Singapore Revisited Log 5.7: The Wedding

The best time to talk to your buddy about his hurtful past relationship was on the eve of his wedding day. After rushing around completing final errands for two days, we finally sat down at a kopitiam near the Pinnacle@Duxton. As we drove past, I raised my eyes slightly to take a glance at the award-winning development, apparently for designing a HDB flat that looked like a binary board. Apparently the officials were very happy with that and self masturbated the fact with their party magazine named Straits Times. What could I say about it? Motherboard hole's MOP just ended this year and the first units were selling for a cool $800k. In time to come, they would be putting these out for a million bucks each to bait suckers. The G-men would then be clamouring about how they created a binary load of millionaires, of course.

There we hid feasting on street food, under the shadow refuge of the Pinnacles. Since there was nothing left to do on the wedding preparation list, Tucky was naturally in good spirits. That was his last dinner as a bachelor. I should have told him to order anything he wished on my bill, like how prison wardens ask prisoners on the death row what do they want for their last meals. Heh heh. Tasteless morbid joke yeah but tarot readers like us view death in a different way. Every beginning is after the death of something else. For instance, some say marriage is the graveyard of romance. For me, it was a day to bury old ghosts for good. Indeed, we were able to chat about his old relationship lightheartedly. That was a far cry to the awkward long years after it ended. Nobody wanted to bring it up to risk opening old wounds. It saddened me to see how he struggled to come to terms for so long. The shadow of the past cast doubts even when he was preparing to propose to his current wife. Bless the fair maiden who gifted him a complete heal.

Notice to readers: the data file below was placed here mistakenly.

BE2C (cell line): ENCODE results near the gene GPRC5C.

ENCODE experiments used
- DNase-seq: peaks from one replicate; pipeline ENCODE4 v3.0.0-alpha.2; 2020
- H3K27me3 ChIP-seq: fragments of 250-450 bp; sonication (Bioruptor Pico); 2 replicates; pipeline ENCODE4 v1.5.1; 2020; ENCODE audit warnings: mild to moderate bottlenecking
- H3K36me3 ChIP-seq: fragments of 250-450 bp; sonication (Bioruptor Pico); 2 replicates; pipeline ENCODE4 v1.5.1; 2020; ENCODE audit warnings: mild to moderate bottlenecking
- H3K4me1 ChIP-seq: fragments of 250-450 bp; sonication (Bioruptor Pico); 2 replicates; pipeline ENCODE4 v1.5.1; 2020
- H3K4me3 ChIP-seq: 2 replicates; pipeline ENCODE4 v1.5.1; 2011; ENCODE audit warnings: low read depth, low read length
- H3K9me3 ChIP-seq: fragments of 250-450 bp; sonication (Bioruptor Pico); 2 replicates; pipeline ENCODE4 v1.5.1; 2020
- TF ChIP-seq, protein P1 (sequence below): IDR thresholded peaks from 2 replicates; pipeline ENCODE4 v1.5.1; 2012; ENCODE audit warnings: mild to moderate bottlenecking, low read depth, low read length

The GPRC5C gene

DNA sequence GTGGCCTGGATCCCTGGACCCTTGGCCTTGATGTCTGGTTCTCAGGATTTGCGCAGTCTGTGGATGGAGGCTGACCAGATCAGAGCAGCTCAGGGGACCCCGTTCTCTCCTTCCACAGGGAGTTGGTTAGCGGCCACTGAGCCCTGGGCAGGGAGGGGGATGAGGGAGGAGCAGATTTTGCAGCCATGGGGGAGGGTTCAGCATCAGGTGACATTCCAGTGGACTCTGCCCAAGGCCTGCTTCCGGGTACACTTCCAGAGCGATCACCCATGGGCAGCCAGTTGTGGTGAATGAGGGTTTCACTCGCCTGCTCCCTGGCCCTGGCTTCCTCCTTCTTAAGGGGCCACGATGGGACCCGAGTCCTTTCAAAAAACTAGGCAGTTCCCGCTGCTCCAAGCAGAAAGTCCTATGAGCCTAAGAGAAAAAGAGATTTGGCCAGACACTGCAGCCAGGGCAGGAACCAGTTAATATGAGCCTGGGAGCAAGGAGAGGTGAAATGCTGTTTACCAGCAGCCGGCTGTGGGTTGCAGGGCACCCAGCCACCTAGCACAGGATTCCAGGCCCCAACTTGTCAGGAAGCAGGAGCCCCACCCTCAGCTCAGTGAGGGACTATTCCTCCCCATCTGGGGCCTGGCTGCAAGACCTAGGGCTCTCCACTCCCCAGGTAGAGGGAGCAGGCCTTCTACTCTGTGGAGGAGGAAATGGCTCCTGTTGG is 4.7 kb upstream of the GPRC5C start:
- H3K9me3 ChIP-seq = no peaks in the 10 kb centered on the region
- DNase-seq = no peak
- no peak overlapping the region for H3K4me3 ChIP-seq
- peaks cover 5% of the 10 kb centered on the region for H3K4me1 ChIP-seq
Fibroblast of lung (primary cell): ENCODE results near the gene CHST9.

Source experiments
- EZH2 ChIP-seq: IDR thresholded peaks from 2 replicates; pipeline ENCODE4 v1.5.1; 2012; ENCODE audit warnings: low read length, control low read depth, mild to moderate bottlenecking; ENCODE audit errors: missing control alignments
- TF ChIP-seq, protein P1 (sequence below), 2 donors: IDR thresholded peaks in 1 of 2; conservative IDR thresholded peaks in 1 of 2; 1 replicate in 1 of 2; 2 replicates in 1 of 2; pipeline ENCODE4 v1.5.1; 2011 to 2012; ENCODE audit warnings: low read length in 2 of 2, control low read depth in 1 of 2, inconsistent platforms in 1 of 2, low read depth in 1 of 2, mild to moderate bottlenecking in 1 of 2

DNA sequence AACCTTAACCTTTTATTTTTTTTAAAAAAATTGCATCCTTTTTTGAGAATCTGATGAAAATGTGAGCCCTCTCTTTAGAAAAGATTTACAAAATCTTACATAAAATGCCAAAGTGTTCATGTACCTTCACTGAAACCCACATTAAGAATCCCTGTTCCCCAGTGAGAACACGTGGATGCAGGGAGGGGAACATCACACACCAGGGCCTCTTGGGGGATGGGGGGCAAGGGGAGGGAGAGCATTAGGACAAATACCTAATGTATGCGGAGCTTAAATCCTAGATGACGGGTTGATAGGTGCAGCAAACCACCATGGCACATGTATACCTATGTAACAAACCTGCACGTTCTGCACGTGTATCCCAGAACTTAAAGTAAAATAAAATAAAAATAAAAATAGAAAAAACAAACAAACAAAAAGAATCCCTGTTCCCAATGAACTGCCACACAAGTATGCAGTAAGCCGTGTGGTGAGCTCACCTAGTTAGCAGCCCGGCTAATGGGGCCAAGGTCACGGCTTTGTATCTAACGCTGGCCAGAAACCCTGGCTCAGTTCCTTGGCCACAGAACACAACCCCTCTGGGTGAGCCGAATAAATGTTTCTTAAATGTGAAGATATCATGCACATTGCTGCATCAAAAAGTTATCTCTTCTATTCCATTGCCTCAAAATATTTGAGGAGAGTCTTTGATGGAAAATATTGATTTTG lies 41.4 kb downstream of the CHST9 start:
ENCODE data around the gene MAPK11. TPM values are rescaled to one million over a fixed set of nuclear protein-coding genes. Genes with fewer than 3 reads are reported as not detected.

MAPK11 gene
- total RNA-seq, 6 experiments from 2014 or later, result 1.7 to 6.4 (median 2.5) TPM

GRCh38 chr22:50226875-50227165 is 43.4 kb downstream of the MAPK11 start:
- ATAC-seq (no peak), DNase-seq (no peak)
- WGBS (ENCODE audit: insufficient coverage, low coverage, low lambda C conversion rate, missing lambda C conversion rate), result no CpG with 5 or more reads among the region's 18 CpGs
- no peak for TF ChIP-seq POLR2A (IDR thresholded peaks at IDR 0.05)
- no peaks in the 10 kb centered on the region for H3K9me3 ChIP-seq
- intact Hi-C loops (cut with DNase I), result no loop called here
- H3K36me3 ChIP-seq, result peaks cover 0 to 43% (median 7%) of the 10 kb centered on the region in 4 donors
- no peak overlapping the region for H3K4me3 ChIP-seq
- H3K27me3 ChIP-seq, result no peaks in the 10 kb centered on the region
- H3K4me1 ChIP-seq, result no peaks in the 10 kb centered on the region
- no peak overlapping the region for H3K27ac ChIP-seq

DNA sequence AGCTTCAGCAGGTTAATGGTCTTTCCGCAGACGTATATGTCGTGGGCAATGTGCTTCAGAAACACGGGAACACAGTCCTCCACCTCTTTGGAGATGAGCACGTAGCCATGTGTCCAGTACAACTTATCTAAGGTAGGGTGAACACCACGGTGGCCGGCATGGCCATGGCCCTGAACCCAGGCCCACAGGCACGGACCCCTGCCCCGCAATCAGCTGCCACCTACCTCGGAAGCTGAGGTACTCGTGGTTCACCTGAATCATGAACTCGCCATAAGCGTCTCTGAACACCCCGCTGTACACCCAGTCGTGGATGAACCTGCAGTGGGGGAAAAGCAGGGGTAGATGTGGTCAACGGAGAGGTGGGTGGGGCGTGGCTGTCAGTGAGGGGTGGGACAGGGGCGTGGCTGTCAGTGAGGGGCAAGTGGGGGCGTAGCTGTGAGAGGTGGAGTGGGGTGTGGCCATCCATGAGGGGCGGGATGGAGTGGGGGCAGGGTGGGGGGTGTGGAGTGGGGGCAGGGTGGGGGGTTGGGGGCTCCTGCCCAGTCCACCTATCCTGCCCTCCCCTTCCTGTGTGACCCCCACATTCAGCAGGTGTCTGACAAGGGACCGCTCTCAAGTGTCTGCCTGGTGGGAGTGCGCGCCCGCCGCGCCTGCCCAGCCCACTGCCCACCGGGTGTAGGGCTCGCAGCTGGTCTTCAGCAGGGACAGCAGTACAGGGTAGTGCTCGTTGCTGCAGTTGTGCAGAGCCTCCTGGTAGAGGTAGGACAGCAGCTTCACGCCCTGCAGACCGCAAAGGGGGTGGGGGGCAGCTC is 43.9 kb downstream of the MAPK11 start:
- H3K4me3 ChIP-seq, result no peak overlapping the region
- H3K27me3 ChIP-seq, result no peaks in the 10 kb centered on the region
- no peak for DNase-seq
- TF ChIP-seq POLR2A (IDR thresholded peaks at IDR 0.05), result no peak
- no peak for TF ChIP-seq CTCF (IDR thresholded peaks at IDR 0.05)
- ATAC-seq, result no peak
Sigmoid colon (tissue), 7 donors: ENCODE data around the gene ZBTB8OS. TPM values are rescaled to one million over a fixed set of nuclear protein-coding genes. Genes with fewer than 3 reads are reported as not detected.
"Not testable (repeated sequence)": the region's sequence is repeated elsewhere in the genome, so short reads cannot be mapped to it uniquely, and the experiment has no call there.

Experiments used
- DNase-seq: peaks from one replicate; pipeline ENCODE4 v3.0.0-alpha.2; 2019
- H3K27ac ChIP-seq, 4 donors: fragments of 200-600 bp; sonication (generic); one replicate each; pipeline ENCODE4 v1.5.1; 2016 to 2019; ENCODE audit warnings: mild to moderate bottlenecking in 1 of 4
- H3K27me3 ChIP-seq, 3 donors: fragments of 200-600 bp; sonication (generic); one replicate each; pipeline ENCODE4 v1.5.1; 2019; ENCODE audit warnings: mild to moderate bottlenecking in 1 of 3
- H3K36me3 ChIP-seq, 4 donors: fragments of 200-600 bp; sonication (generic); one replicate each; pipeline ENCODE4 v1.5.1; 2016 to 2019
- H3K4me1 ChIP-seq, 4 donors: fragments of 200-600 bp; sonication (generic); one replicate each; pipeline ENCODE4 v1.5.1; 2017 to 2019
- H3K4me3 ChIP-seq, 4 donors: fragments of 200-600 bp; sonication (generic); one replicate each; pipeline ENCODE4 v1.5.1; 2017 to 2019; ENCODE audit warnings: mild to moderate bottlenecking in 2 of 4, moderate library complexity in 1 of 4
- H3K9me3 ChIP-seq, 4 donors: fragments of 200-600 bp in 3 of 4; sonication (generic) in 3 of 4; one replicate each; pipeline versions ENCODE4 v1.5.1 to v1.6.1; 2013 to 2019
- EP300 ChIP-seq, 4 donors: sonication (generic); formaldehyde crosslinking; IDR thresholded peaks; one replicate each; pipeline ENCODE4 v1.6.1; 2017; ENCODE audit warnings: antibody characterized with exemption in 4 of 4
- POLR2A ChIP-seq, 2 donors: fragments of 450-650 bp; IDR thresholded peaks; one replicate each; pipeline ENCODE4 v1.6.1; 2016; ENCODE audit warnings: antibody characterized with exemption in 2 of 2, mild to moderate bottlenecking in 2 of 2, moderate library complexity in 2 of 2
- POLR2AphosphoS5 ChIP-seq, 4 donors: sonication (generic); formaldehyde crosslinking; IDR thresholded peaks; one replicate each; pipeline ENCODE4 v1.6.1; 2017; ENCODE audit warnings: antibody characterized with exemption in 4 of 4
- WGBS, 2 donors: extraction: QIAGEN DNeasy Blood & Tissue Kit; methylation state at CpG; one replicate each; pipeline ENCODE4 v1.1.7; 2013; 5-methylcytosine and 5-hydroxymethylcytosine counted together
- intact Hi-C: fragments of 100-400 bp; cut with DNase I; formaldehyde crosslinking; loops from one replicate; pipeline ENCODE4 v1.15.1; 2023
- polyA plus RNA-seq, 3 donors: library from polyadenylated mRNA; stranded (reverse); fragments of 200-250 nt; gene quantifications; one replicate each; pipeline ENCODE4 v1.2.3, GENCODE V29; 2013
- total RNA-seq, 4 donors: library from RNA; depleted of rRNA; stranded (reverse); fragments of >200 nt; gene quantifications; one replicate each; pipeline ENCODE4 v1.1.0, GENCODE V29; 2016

I was standing behind the man when he was reciting his marriage vows, which I heard so many times over that I could almost read it out myself. Of course, little Albany was trying to make her daddy famous again with a yell in the middle of the vow at the part Tucky was already fumbling to. I doubt he actually heard Albany though. In moments like that, most of us were in the zone shut off from the rest of the world. Even if a plane was crashing into Grand Copthorne at that moment, the man would still finish it up. It was a lovely vow. Embarrassingly, I almost cried. After she gave a smooth rendition of her own, rings were exchanged and the couple were pronounced man and wife. Tucky held my new "sister-in-law", beaming.

I walked over to little Albany, who had her arms outstretched upwards, jogging on the spot crying, "Daddy, daddy, bao boooow." I lifted her up and hugged her for the millionth time and took her to greet "Uncles James and wife", which she couldn't stop repeating after we received the wedding invitation months ago.

1 comment:

  1. Nice story! I really enjoyed reading this. Thanks for sharing here. Anyways dear, I am planning to book a Wedding location in Chicago as a wedding favor on my best friend’s wedding. I want a spacious venue with right kind of lighting and furniture. Can you suggest such a venue?